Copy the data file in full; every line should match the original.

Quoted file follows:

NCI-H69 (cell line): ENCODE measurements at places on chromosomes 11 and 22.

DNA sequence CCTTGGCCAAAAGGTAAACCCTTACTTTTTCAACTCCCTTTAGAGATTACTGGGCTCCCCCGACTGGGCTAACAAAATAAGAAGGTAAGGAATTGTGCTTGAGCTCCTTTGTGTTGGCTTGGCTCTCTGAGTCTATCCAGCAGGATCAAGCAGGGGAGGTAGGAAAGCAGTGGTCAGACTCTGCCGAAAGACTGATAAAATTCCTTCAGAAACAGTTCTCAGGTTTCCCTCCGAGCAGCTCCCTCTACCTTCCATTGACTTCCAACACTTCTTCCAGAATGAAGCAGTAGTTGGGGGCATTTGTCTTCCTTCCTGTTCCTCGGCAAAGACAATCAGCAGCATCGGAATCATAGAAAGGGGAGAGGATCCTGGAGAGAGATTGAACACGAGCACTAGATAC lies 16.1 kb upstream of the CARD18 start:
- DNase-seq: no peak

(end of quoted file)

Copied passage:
NCI-H69 (cell line): ENCODE measurements at places on chromosomes 11 and 22.

DNA sequence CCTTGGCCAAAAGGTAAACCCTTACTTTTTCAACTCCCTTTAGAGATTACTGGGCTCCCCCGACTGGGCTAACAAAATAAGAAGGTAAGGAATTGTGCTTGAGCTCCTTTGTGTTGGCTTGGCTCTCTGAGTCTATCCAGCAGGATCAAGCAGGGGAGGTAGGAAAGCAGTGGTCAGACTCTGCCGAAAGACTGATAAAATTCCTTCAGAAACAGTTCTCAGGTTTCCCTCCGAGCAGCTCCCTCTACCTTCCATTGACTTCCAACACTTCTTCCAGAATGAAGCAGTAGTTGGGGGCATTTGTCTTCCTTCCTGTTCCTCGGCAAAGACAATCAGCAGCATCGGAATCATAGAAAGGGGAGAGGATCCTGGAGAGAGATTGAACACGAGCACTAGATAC lies 16.1 kb upstream of the CARD18 start:
- DNase-seq: no peak